Hard on the heels of Wednesday’s 20% freefall [WAMN: 13-Jun-02], stock in Omnicom Group took another pounding Thursday, shedding a further 12.3% in value. In frantic trading, shares hit a low of $50.94 (€53.98; £34.60) before recovering slightly to end the day at $54.60.

In just two days, the group’s market capitalization has plunged 30% to $10.2 billion. Nor was market confidence in the advertising and marketing conglomerate enhanced by a class action lawsuit, filed Thursday by New York shareholder litigation firm Wolf Popper.

This alleges that Omnicom misrepresented its financial results and misled investors regarding its organic revenue, future payments due on acquisitions and its relationship with an entity [Seneca] that holds its interactive investments.

A dazed Omnicom spokesperson said that although its senior executives had seen only the litigants’ press release, “we completely disagree with that they said.”

Within days of a critical article in the Wall Street Journal, Omnicom has seen its stock value in freefall and its rating downgraded by Standard & Poors from ‘stable’ to ‘negative’. Generally, however, the entrail-rakers are undecided whether the affair is a serious indicator of the group’s instability or little more than a storm in a teacup.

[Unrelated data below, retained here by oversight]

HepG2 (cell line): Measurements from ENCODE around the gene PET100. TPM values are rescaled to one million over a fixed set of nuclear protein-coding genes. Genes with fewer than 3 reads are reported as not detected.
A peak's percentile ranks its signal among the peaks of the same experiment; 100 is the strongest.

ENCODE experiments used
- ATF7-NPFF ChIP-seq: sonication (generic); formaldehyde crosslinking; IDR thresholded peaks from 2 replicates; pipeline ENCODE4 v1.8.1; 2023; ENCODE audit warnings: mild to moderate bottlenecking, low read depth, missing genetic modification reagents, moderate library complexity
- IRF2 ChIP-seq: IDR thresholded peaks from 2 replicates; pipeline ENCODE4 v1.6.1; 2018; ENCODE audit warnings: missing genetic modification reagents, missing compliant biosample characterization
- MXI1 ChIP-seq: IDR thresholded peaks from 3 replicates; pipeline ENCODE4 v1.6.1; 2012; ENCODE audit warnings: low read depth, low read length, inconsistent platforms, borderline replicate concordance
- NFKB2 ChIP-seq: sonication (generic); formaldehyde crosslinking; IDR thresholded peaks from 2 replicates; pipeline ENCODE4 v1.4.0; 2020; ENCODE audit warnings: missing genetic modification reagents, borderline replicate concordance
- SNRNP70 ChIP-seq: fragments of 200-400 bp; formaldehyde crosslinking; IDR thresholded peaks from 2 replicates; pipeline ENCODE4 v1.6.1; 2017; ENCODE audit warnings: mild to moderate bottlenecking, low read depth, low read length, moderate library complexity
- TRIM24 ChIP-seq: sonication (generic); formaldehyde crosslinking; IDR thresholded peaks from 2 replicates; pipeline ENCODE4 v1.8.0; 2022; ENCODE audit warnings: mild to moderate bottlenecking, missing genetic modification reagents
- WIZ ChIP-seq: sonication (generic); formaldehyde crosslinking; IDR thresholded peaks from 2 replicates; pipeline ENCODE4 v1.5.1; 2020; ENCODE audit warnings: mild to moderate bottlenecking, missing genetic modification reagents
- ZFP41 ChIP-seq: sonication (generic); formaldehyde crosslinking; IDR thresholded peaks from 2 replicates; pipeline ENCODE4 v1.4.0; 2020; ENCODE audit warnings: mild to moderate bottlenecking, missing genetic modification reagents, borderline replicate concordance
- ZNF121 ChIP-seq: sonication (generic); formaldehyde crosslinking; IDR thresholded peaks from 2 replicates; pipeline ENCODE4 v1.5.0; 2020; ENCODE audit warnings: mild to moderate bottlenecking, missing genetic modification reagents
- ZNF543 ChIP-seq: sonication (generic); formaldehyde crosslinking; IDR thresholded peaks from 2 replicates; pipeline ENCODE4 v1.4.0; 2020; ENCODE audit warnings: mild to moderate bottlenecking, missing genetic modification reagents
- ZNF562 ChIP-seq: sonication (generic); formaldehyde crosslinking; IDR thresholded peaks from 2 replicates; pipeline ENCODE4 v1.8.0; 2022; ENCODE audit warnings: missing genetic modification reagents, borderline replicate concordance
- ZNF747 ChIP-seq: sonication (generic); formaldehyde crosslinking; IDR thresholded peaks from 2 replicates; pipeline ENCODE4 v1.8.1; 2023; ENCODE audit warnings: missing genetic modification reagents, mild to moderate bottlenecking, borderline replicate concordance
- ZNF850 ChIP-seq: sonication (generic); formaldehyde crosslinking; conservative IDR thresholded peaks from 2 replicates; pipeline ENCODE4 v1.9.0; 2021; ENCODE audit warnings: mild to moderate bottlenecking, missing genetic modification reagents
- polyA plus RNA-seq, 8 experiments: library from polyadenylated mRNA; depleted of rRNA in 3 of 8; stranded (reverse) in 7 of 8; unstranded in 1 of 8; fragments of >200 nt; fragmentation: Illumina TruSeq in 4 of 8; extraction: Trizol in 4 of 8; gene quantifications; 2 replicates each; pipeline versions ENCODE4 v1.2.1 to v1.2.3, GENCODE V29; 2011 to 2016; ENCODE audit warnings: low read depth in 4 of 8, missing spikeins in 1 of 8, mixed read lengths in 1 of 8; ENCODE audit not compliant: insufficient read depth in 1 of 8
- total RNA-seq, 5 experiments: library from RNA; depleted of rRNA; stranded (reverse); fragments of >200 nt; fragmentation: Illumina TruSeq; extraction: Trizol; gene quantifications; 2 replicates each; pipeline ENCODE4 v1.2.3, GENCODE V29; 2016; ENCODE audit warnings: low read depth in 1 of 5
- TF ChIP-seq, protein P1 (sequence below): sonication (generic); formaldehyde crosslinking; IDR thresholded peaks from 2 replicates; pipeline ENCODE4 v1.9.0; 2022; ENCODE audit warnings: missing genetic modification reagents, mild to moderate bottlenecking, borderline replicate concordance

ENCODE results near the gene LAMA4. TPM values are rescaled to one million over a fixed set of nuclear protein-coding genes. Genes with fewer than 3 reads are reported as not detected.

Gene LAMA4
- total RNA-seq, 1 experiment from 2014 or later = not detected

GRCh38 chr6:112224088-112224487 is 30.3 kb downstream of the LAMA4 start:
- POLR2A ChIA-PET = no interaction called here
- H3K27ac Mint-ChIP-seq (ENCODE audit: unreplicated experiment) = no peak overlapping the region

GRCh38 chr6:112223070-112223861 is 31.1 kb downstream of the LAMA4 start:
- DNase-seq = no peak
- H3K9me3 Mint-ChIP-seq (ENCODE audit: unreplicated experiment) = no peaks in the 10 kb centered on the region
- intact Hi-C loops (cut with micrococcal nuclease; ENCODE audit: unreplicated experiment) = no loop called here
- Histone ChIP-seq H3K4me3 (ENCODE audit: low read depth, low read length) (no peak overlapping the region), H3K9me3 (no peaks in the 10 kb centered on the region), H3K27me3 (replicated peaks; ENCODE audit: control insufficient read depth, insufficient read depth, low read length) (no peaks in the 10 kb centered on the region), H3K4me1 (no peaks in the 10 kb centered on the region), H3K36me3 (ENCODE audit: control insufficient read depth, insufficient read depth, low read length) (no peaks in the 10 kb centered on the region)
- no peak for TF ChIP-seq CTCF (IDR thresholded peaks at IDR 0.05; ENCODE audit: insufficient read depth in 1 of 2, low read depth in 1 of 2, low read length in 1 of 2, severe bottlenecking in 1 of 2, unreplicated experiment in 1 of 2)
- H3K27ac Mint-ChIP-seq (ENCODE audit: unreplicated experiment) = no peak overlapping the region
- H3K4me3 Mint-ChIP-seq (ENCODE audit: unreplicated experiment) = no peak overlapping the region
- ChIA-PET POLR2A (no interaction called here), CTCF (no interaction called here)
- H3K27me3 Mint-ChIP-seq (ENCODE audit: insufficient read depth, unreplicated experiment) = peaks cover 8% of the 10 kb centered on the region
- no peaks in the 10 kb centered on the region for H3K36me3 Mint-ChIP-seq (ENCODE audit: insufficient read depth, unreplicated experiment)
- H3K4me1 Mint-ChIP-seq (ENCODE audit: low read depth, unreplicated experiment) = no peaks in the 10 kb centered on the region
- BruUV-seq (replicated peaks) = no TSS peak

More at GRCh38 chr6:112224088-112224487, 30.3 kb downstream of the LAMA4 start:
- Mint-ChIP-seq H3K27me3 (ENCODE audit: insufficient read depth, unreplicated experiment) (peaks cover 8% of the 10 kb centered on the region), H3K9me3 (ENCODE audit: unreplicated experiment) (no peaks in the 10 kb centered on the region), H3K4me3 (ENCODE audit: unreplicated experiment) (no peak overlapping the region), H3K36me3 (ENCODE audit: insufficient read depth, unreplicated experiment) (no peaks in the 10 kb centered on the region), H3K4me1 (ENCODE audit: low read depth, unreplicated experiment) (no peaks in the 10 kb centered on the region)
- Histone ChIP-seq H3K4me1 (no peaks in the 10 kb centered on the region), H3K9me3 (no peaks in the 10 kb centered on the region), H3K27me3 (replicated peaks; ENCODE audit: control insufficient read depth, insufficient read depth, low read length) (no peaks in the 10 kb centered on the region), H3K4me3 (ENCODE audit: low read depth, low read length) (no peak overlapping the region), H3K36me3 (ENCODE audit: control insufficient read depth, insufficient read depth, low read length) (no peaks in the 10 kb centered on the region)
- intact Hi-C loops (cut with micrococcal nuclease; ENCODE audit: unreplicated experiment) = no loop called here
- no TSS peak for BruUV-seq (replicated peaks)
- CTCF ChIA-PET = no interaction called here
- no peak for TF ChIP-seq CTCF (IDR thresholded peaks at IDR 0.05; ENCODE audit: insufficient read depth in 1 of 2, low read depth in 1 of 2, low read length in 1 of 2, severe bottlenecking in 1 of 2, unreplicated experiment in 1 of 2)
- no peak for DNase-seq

An advertising analyst at Suntrust Robinson Humphrey, reduced the stock from ‘outperfom’ to ‘neutral’, commenting that events have created a “crisis of confidence among investors” that will drag down the stock near-term.

UBS Warburg reaffirmed its ‘buy’ rating but lowered its target price from $100 per share to $82, warning that the storm will bring Omnicom down to the average pricing for agency stocks in the short term before recovering.

Ironically, meantime, the ad group has become the latest in the post-Enron Gadarene rush to dump Arthur Andersen in favor of another auditor. It disclosed yesterday (Thursday) that KPMG LLP would take over its audit duties with immediate effect.

Data sourced from: AdAge.com; additional content by WARC staff